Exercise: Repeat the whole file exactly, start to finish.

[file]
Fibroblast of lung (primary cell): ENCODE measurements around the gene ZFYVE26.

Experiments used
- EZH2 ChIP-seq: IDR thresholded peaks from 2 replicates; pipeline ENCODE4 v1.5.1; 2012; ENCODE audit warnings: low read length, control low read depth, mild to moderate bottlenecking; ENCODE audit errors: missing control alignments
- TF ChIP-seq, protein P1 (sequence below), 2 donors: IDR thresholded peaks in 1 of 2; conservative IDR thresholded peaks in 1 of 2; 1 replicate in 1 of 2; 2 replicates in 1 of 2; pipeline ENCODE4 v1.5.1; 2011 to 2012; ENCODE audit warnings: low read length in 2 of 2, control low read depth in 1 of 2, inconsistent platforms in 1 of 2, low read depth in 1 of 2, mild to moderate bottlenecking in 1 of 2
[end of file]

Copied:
Fibroblast of lung (primary cell): ENCODE measurements around the gene ZFYVE26.

Experiments used
- EZH2 ChIP-seq: IDR thresholded peaks from 2 replicates; pipeline ENCODE4 v1.5.1; 2012; ENCODE audit warnings: low read length, control low read depth, mild to moderate bottlenecking; ENCODE audit errors: missing control alignments
- TF ChIP-seq, protein P1 (sequence below), 2 donors: IDR thresholded peaks in 1 of 2; conservative IDR thresholded peaks in 1 of 2; 1 replicate in 1 of 2; 2 replicates in 1 of 2; pipeline ENCODE4 v1.5.1; 2011 to 2012; ENCODE audit warnings: low read length in 2 of 2, control low read depth in 1 of 2, inconsistent platforms in 1 of 2, low read depth in 1 of 2, mild to moderate bottlenecking in 1 of 2